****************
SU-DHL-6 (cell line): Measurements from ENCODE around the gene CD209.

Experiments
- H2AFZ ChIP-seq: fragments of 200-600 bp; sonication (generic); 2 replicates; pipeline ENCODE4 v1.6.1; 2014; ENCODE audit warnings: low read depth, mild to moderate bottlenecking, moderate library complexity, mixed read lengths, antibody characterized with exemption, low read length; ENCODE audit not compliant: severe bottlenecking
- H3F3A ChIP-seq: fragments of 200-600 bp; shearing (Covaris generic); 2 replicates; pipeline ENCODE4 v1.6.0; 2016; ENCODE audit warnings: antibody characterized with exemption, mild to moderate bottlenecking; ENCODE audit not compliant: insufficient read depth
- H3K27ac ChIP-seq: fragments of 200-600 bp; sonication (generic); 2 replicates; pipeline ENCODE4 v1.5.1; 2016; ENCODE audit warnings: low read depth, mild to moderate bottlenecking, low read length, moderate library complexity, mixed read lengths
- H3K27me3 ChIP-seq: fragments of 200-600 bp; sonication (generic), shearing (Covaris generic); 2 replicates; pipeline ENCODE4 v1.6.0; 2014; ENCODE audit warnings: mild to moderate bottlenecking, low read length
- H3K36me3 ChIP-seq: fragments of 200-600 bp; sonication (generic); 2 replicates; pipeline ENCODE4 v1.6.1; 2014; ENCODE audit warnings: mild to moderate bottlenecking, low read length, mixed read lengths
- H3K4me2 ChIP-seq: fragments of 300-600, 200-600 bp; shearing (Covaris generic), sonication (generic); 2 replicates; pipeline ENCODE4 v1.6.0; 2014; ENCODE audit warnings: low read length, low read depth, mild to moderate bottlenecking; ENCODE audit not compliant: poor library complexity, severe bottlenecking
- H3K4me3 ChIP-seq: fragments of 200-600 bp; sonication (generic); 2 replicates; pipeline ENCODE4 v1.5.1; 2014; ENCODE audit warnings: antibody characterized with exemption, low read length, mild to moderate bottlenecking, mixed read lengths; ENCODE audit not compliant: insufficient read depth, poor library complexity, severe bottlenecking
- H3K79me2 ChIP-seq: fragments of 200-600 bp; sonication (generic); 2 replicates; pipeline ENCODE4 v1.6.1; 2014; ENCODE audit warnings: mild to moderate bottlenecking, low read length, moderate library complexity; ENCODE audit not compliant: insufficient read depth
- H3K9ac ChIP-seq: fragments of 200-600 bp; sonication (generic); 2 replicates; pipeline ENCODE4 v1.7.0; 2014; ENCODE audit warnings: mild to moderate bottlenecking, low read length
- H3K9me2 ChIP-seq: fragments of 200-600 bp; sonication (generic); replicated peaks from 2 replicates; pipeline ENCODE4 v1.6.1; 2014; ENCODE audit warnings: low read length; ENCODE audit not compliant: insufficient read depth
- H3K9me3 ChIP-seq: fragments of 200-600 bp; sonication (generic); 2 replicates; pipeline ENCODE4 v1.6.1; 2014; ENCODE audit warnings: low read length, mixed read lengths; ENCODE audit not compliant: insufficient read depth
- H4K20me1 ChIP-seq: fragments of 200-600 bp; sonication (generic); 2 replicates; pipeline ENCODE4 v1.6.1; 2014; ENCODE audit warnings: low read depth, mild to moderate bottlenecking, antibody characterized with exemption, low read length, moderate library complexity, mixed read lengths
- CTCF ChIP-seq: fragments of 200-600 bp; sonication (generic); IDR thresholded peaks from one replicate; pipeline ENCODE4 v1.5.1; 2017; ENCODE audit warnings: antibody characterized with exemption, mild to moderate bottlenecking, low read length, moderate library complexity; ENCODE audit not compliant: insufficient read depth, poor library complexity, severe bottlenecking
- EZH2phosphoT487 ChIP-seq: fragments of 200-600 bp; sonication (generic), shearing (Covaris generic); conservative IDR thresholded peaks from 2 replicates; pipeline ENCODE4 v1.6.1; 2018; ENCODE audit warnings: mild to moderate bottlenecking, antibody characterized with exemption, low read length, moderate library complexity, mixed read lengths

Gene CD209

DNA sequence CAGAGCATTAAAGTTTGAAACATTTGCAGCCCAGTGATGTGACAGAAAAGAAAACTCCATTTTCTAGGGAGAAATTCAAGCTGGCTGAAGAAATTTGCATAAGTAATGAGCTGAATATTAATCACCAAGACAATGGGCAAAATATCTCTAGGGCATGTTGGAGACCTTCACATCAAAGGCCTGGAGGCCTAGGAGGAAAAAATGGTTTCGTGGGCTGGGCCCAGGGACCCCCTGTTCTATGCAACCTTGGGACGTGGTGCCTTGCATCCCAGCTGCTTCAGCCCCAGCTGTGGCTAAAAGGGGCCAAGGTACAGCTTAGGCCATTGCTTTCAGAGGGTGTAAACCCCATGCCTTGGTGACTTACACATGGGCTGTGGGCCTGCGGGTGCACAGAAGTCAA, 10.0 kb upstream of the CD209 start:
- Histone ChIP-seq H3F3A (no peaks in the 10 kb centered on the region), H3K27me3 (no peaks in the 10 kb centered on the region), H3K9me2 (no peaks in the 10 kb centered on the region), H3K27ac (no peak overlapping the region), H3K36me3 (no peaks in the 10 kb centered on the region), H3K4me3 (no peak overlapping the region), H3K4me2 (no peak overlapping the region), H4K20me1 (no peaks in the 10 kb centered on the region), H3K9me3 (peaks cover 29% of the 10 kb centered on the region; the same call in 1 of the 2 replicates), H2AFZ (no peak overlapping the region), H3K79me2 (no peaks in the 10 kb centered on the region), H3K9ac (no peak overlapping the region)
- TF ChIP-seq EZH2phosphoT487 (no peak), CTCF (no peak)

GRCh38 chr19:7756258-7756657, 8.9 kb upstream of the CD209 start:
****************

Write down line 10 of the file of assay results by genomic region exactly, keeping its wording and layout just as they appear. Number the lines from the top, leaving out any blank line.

- H3K79me2 ChIP-seq: fragments of 200-600 bp; sonication (generic); 2 replicates; pipeline ENCODE4 v1.6.1; 2014; ENCODE audit warnings: mild to moderate bottlenecking, low read length, moderate library complexity; ENCODE audit not compliant: insufficient read depth